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A worldwide survey of neonicotinoids in honey

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Science  06 Oct 2017:
Vol. 358, Issue 6359, pp. 109-111
DOI: 10.1126/science.aan3684

From bees to honey

Neonicotinoid pesticides are applied globally. Concern about their impacts has been increasing as evidence for negative effects on bee health and persistence has accumulated. Mitchell et al. looked at the prevalence of these pesticides in honey from across the world and found traces in the majority of samples tested (see the Perspective by Connolly). The neonicotinoid compounds occurred at levels considered safe for human consumption, but the contamination confirms the inundation of bees and their environments with these pesticides, despite some recent efforts to decrease their use.

Science, this issue p. 109; see also p. 38

Abstract

Growing evidence for global pollinator decline is causing concern for biodiversity conservation and ecosystem services maintenance. Neonicotinoid pesticides have been identified or suspected as a key factor responsible for this decline. We assessed the global exposure of pollinators to neonicotinoids by analyzing 198 honey samples from across the world. We found at least one of five tested compounds (acetamiprid, clothianidin, imidacloprid, thiacloprid, and thiamethoxam) in 75% of all samples, 45% of samples contained two or more of these compounds, and 10% contained four or five. Our results confirm the exposure of bees to neonicotinoids in their food throughout the world. The coexistence of neonicotinoids and other pesticides may increase harm to pollinators. However, the concentrations detected are below the maximum residue level authorized for human consumption (average ± standard error for positive samples: 1.8 ± 0.56 nanograms per gram).

Neonicotinoids are currently the most widely used class of insecticides worldwide (1). These pesticides are increasingly prevalent in terrestrial and aquatic environments (2, 3). Neonicotinoids are taken up by plants and transported to all organs, including flowers, thus contaminating pollen and nectar as well as any fluid produced by the plant (3). There are increasing concerns about the impact of these systemic pesticides, not only on nontarget organisms—especially pollinators such as honey bees (46) and wild bees (7, 8), as well as in other terrestrial and aquatic invertebrates (9, 10)—but also on vertebrates (1114), including humans (15, 16). Impacts on such a broad range of organisms ultimately also affect ecosystem functioning (17). As a result, the pertinence of use of these pesticides is currently being questioned in many countries (18), with a ban now implemented in France, and alternatives proposed (19). However, despite increasing research efforts to understand the patterns of neonicotinoid uses and their effects on living organisms, we lack a global view of the worldwide distribution of neonicotinoid contamination in the environment (18) to evaluate the risk posed to living organisms. To build such a map, we measured neonicotinoid concentrations in 198 honey samples from different regions of the world.

Bees rely on nectar and pollen sources for their survival. Nectar is transformed into honey and stored in the hive for daily adult consumption and is essential for winter survival. A mature colony can be populated by up to 60,000 adult bees and therefore needs vast amounts of food. Individuals harvest nectar and pollen less than 4 km from the hive, on average, but may travel up to 12.5 km away (20, 21), which makes bees distinctive sentinels of environment quality. Indeed, the residue level of pesticides in honey from a hive is a measure of the contamination in the surrounding landscape (22). Honey samples are easy to obtain from a very broad range of geographical localities, thus enabling a worldwide analysis. Analytical protocols have been developed to analyze neonicotinoid concentrations in honey (23), and several studies have quantified the concentration of neonicotinoids in honey (2426). However, the amount of data is limited, quantification thresholds vary among studies, and a global picture of neonicotinoid contamination in honey is lacking.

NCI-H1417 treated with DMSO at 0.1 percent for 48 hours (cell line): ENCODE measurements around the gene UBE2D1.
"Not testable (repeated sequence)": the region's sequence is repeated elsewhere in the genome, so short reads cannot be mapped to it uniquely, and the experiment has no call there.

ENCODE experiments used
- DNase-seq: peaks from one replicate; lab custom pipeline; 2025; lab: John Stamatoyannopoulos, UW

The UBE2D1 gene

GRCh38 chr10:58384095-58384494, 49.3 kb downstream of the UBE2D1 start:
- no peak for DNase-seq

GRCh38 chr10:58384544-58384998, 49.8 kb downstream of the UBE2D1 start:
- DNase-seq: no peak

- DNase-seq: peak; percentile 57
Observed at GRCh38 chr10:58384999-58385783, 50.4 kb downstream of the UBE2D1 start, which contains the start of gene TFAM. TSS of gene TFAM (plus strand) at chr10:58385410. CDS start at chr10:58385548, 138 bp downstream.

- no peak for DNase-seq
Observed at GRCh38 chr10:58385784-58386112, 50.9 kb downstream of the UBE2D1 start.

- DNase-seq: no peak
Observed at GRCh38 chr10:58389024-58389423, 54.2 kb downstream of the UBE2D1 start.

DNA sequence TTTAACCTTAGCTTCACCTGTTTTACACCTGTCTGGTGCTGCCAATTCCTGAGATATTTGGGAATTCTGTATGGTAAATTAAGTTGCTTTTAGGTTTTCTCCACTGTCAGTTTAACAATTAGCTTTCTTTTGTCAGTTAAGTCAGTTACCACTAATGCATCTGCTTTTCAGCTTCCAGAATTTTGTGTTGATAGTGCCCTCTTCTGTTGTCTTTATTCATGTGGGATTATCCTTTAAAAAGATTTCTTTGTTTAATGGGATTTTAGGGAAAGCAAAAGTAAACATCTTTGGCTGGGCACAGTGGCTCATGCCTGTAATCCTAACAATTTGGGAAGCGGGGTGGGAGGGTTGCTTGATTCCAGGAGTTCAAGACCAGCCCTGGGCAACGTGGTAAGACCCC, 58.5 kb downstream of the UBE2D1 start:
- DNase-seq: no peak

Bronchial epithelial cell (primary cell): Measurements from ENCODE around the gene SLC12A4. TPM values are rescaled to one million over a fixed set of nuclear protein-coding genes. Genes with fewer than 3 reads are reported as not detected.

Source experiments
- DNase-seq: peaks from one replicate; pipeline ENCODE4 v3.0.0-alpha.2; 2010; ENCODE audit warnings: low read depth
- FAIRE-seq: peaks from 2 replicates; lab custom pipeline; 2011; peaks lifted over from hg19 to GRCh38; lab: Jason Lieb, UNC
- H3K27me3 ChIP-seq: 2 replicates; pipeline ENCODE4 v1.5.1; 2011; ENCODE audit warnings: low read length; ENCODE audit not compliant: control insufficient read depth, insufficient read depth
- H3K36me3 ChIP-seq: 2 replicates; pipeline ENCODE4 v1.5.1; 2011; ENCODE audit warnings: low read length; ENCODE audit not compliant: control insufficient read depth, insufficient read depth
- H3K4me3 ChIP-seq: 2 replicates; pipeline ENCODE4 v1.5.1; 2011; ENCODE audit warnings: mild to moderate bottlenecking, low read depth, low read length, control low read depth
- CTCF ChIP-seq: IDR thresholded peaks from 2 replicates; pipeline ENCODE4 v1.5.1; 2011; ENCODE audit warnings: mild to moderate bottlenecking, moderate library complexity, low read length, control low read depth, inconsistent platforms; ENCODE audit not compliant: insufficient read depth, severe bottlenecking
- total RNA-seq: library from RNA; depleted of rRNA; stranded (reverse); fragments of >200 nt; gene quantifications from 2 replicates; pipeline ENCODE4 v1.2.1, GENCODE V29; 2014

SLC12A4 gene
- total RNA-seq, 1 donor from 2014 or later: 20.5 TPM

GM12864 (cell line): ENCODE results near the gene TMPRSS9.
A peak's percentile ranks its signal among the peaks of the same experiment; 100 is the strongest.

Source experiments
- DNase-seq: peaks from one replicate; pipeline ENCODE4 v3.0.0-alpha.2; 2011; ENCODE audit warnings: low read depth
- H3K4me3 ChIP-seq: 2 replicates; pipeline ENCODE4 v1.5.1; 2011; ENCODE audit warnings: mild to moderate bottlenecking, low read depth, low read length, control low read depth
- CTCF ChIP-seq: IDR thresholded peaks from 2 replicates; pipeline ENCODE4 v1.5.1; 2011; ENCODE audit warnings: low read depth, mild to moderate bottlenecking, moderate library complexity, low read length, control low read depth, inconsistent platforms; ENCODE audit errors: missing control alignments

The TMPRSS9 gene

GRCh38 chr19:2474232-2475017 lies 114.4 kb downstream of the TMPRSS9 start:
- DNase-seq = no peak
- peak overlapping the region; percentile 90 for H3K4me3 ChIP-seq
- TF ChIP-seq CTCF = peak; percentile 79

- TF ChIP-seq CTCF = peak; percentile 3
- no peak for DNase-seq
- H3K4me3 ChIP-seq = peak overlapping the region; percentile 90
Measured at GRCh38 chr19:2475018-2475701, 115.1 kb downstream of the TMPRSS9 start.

Here we present a global survey of neonicotinoid contamination in honey samples from all continents (except Antarctica), as well as numerous isolated islands. We measured the concentrations of five commonly used neonicotinoids—acetamiprid, clothianidin, imidacloprid, thiacloprid, and thiamethoxam—in 198 samples (tables S1 to S3) collected through a citizen science project (described in details in the supplementary materials). Overall, 75% of all honey samples contained quantifiable amounts of at least one neonicotinoid. This proportion varied considerably among regions, being highest in North American (86%), Asian (80%), and European (79%) samples and lowest in South American samples (57%) (Fig. 1, figs. S1 and S2, and tables S1 and S4). Thirty percent of all samples contained a single neonicotinoid, 45% contained between two and five, and 10% contained four or five. Multiple contaminations were most frequent in North America, Asia, and Europe and least frequent in South America and Oceania (table S4 and Fig. 1). Frequency of occurrence was highest for imidacloprid (51% of samples) and lowest for clothianidin (16%). Maximum and average concentrations among positive samples were highest for acetamiprid and thiacloprid (table S5).

Fig. 1 Worldwide contamination of honey by neonicotinoids.

(A) Worldwide distribution of honey contamination by neonicotinoids. White symbols, concentration below quantification levels (<LOQ) for all tested neonicotinoids; colored symbols, >LOQ for at least one neonicotinoid; shading indicates the total neonicotinoid concentration (nanograms per gram). Pie chart insets: Relative proportion of overall concentration of each neonicotinoid by continent (legend in bottom inset). (B) Overall percentage of samples with quantifiable amounts of 0, 1, or a cocktail of 2, 3, 4, or 5 individual neonicotinoids. (C) Proportion of samples with 0, 1, 2, 3, 4, and 5 individual neonicotinoids in each continent. (D) Rank-concentration distribution of total neonicotinoids in all of the 149 samples in which quantifiable amounts of neonicotinoids were measured.

The frequency of occurrence of individual neonicotinoid in honey samples and their relative contribution to the overall neonicotinoid concentration varied among the regions (Fig. 1). Imidacloprid dominated overall concentrations in Africa and South America, thiacloprid in Europe, acetamiprid in Asia, and thiamethoxam in Oceania and North America (Fig. 1), reflecting regional differences in usage of specific pesticide types. In all regions, at least one neonicotinoid was recorded in at least 25% of samples, and three neonicotinoids (thiamethoxam, imidacloprid, and clothianidin) were recorded in at least 50% of samples in North America (table S6).